• “I have recipes scattered all over the place … I use search words … Having a centralized place would be a game cha[n]ger for me”

User Interviews

From the 28 survey respondents, 5 volunteered for a follow-up interview. These are a few quotes from those interviews:

  • “Hard copies don’t require scrolling and it doesn’t matter if they get dirty.”
  • “Blogs have too much talk before getting to the recipe.”
  • “If I really want to save it, I write it in a WhatsApp conversation with keywords so I can search for it later.”



The first and most obvious observation from all the research is that everyone has problems with recipe organization. Additionally, no one wants to write recipes on their phones, so a recipe-management solution has to be exceptionally easy to use.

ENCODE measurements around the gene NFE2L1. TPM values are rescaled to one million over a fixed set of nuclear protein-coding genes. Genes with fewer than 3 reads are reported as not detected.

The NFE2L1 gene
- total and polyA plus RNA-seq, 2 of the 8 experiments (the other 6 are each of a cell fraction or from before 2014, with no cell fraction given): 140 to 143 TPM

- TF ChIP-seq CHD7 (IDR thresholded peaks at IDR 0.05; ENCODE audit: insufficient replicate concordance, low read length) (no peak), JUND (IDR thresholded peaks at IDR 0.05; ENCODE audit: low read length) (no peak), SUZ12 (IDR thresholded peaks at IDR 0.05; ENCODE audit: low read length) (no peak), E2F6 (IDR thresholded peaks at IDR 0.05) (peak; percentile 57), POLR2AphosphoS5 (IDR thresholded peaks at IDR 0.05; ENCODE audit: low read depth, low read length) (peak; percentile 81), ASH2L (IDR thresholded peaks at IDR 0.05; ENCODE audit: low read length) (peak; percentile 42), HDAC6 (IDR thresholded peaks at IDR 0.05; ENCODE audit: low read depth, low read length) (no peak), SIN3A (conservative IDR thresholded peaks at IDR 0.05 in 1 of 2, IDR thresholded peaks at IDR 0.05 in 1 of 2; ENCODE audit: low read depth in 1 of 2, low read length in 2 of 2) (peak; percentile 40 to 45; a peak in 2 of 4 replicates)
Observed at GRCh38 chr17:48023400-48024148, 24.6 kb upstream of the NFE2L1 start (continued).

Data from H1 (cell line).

The second observation is that, besides saving recipes, there are also recipe-design problems. It breaks down into these issues:

  1. It’s tricky to follow a recipe on your phone. For example, you often need to go back and forth between the ingredient list and the directions. Also, just finding the recipe on a page is hard, due to all the talk.
  2. Ingredients are not always suitable. For example, you might need to change the yield, or your diet requires substitutions, or you prefer different units. Similarly, you may not understand the language in the first place.
  3. Adding notes to a recipe is usually very difficult.

Finally, on top of these major issues, there are also secondary issues:

  1. Sharing a recipe
  2. Sharing a recipe collection
  3. Buying the ingredients

Goals & Non-Goals